TIFF12

End of Watch

The first film I saw at the Toronto International Film Fesitval this year was End of Watch, which actually opens today.

For me, this was a really good film if a difficult one. It becomes clear, not that far in, that there’s no chance this movie is going to end well… and I kept thinking, D’uh, you dummy, of course it’s not going to end well, it’s called END of Watch.

The performances were really strong and ultimately it’s a story about two men in a working relationship who really care about each other and about their jobs. A bromance.

Sadly, it’s also about how sometimes it doesn’t pay to do the right thing. It was kind of depressing to see this demonstrated so clearly–why some police officers would choose to look the other way at times. Almost like the worse the criminals the more the police have to lose by pursuing them.

But it’s also about the real (friendship) love between two men and a glance into the lives of police officers in one of the most dangerous parts of LA.

I was at the second screening for this film, so the actors weren’t there :( but the director was :) and he did a brief Q&A.

Interesting things learned:

– that the part of LA these police work in is as dangerous as was depicted in the film. Police officers there see more action in a typical day than most others do in their entire careers
– an AK 47 is a highly inaccurate gun. I can’t remember the exact stats the director gave on their accuracy, but basically it made sense of all the scenes I’ve seen in movies where the hero is being fired upon by multiple  automatic weapons, yet manages not to get hit…
– Jake Gyllenhaal and Michael Peña did not get along well (according to the director). This made me more impressed with their acting performances.

If you’re in the mood for a tension filled not so happy film, check this one out.

TIFF People’s Choice Winner

And the winner is:

Silver Linings Playbook

SAt easth

Alas, I did not see this one–it was already sold out when my number came up to book tickets :-( –but I definitely will see it when it comes out.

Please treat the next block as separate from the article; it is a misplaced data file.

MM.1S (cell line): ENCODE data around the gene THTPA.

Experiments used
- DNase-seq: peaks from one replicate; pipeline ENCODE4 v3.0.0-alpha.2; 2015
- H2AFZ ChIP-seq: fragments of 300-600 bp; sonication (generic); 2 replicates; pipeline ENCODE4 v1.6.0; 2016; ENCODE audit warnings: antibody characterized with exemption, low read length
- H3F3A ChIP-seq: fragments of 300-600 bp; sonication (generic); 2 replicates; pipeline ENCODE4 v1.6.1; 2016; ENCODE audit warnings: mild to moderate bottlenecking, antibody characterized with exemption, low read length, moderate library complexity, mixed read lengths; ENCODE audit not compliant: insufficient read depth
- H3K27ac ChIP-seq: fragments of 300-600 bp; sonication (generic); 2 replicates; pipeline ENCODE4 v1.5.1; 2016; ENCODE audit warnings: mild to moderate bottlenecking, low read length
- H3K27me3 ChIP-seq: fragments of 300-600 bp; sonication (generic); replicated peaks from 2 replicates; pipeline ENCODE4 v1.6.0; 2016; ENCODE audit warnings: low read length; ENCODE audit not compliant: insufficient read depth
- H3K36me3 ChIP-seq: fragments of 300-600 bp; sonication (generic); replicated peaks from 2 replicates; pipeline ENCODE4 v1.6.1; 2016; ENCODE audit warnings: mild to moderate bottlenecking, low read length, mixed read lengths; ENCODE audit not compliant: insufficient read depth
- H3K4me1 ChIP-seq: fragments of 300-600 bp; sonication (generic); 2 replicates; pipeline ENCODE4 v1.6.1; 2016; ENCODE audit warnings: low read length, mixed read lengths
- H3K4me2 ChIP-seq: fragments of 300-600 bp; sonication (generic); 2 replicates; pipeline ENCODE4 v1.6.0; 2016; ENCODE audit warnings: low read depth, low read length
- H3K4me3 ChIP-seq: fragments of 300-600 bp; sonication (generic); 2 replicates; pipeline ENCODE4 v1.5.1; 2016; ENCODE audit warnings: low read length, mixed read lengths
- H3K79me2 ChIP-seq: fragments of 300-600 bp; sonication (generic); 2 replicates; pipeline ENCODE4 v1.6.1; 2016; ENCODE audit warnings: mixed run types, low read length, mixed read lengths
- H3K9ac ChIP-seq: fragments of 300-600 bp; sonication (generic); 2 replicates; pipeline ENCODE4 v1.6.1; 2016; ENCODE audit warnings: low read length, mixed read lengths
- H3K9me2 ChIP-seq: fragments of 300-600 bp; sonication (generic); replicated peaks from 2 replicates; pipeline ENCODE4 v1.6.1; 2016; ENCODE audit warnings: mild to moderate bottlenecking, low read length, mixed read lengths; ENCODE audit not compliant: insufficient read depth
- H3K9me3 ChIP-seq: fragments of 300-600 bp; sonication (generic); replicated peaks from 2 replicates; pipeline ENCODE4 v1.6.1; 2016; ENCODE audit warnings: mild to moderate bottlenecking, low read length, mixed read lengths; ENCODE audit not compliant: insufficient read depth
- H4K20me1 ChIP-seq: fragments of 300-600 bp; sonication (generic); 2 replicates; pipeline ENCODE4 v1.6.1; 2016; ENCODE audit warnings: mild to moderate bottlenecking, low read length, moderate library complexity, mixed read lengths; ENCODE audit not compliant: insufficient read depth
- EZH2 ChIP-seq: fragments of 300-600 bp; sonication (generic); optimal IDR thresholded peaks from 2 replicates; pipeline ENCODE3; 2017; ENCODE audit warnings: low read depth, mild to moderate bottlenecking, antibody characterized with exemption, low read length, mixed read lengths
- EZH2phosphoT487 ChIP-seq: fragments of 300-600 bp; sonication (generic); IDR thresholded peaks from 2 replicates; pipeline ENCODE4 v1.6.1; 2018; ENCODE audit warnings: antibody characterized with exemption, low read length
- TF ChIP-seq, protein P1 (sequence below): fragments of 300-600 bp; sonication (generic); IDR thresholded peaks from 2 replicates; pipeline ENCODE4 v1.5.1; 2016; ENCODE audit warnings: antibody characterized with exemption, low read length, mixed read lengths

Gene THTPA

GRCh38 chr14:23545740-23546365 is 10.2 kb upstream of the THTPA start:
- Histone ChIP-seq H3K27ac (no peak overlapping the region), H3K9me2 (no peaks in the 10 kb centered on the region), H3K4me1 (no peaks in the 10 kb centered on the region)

At each screening during the festival this year, they reminded us of past People’s Choice winning films that premiered at TIFF and went on to greatness. There have been many such films, but the 3 they reminded us of were: American Beauty, Slumdog Millionaire and The King’s Speech.

The rags-to-riches story that was most dramatic was that for Slumdog Millionaire — for a few reasons. First, it was destined to be a straight to DVD release before it screened at TIFF and it went on to gross a huge amount globally and second… I was in its premiere screening at TIFF in 2008.  Because it was a premiere and no one knew anything about it, (other than the director was Danny Boyle), the reaction and atmosphere at the premiere were electric.

I remember only hesitantly putting Slumdog on my list of picks that year. I wanted to see it because I’ve been a huge fan of Danny Boyle ever since I saw Shallow Grave… but on the down side the photo they put in the program made the film look bleak and I thought it would be a kids suffering in the slums of Mumbai kind of movie — and I try not to do too many of those kinds of films at TIFF. (Many films at the festival are on the dark side… and it can get overwhelming if you don’t balance it with a few lighter ones.)

But I’m so glad I picked Slumdog that year. I was blown away. Here’s my rambling blog post about Slumdog Millionaire during the 2008 TIFF.

Can’t wait to start posting more about the films I saw this year. :-)